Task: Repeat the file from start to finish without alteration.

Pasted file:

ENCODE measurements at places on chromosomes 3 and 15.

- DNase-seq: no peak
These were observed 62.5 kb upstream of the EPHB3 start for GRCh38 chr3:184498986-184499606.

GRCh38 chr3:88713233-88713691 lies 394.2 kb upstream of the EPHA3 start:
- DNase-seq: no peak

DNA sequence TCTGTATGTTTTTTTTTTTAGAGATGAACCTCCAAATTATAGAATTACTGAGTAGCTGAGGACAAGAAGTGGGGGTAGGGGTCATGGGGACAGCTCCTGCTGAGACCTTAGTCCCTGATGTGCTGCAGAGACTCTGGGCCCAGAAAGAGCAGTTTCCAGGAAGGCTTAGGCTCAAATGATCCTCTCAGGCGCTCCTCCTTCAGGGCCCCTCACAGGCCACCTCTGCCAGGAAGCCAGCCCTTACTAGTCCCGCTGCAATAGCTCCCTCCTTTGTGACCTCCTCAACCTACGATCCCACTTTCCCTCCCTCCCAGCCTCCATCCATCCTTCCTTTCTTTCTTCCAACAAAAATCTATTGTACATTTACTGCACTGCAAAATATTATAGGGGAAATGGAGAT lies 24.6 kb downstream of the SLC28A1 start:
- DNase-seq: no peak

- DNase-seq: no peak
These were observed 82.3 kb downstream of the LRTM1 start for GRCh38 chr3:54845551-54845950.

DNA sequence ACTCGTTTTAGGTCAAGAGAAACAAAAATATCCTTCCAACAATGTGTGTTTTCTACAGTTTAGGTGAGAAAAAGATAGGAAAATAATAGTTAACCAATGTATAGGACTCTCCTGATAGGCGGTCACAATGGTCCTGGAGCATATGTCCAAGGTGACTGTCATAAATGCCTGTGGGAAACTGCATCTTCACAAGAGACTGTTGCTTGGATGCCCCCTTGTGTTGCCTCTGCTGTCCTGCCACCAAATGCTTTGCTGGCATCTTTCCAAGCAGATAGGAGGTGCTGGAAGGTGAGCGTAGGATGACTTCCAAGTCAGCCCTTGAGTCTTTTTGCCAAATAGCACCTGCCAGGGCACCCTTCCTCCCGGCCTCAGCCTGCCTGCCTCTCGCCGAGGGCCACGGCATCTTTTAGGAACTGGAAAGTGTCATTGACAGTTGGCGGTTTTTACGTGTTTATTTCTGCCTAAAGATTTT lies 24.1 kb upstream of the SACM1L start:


ENCODE measurements at places on chromosomes 3 and 15.

- DNase-seq: no peak
These were observed 62.5 kb upstream of the EPHB3 start for GRCh38 chr3:184498986-184499606.

GRCh38 chr3:88713233-88713691 lies 394.2 kb upstream of the EPHA3 start:
- DNase-seq: no peak

DNA sequence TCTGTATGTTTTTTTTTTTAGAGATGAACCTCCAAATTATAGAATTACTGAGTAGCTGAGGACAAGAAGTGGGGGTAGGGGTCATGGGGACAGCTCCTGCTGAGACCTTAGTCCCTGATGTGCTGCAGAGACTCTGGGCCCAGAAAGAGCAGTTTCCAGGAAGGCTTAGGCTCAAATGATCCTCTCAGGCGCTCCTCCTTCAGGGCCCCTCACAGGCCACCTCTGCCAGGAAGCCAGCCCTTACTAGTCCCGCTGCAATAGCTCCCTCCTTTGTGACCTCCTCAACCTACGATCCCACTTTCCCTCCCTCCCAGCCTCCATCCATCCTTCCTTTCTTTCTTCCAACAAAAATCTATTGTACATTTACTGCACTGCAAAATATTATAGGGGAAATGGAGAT lies 24.6 kb downstream of the SLC28A1 start:
- DNase-seq: no peak

- DNase-seq: no peak
These were observed 82.3 kb downstream of the LRTM1 start for GRCh38 chr3:54845551-54845950.

DNA sequence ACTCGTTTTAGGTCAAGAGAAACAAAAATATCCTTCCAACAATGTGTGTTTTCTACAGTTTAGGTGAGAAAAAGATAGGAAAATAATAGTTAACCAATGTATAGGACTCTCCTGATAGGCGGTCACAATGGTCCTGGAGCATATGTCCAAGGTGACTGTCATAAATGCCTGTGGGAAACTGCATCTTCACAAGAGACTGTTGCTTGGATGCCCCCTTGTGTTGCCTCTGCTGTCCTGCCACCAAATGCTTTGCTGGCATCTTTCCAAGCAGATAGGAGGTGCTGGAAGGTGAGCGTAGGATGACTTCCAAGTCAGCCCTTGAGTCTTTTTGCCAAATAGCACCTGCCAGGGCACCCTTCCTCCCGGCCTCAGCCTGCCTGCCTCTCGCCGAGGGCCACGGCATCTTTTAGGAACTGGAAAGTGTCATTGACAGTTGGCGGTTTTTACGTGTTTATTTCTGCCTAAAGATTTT lies 24.1 kb upstream of the SACM1L start: